Ivan Ljubicic lost the lead in those moments, and Rafael Nadal broke him in the third game of the fourth set with a forehand winner to boost his confidence before a forehand winner put him 3-1 up. The home favorite needed more of that in game six when he saved a break point, hitting a service winner to create a 4-2 gap and holding at love with another in game eight.
Serving at 5-4, Rafa held 30 to send the thrilling match into the final before the Spanish crowd, who burst into delight when Iván sent a backhand long on the last point. A fantastic volley winner gave Ljubicic two break points in the second game of the final set, and he surged into the lead after Nadal's terrible backhand.
The Spaniard broke again immediately after Ivan's double fault before the Croat went down to two deuces on the return in game eight, unable to create break chances. Four good at-bats sent them into a tie break, where Nadal opened up a 3-0 lead with a beautiful forehand crosscourt winner.
Two crucial serving points put the youngster 5-2 up, and he picked up another mini-break after Ljubicic's tired forehand for three match points. The teenager converted the first after another clean right from the Croatian to drop to the ground in disbelief, starting a huge celebration of what has been one of his most notable victories.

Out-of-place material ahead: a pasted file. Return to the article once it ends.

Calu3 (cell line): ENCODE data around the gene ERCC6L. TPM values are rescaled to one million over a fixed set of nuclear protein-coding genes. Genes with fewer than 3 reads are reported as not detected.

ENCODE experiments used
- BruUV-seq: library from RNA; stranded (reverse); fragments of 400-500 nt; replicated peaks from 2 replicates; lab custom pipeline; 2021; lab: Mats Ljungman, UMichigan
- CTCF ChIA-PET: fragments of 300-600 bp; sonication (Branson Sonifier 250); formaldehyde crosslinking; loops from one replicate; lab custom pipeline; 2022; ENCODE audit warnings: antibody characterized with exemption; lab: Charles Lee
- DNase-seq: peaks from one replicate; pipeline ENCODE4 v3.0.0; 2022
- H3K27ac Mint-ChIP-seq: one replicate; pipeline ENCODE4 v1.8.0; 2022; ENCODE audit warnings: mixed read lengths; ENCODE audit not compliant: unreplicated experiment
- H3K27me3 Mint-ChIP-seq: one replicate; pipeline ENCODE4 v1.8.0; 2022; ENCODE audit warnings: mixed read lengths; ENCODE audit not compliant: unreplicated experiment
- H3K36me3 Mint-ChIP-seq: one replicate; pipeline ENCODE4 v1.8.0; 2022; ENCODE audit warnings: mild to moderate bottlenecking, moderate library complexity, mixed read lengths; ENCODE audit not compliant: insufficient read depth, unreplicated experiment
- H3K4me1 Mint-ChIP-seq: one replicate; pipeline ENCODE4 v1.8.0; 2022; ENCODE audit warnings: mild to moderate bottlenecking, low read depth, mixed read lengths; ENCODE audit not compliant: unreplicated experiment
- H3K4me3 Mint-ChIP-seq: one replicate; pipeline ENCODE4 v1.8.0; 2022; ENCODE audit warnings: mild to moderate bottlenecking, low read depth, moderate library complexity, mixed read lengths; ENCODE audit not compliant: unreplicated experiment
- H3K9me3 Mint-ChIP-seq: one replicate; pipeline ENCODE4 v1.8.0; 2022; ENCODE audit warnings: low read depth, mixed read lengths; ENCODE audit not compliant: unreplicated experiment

"My fondest memory of the Madrid Open goes back to 2005, when I won the first title."
Seles opens up on Rafa Nadal
In a recent interview with Richard Osborn on the sidelines of the 2022 BNP Paribas Open, former World No.
1 Monica Seles revealed that Rafael Nadal is the player she relates to the most. "I truly believe we’re such individuals," Seles said. "In terms of my playing style, it was so unique, with two hands on both sides, a lefty, I mean, just totally unorthodox.
But in terms of being competitive and just looking at one ball at a time. I’d probably have to say Nadal, because we both have that mindset that when we step on the court, we don’t pay attention to what’s happening off the court.
When I watch him, I’m like, “Oh, boy, I was like that!”," she continued. "Any version you are, as long as you’re staying true to yourself and you put the absolute maximum effort out there when you step on the court, and you compete hard and fair, if I was coaching somebody, that’s all I could ask."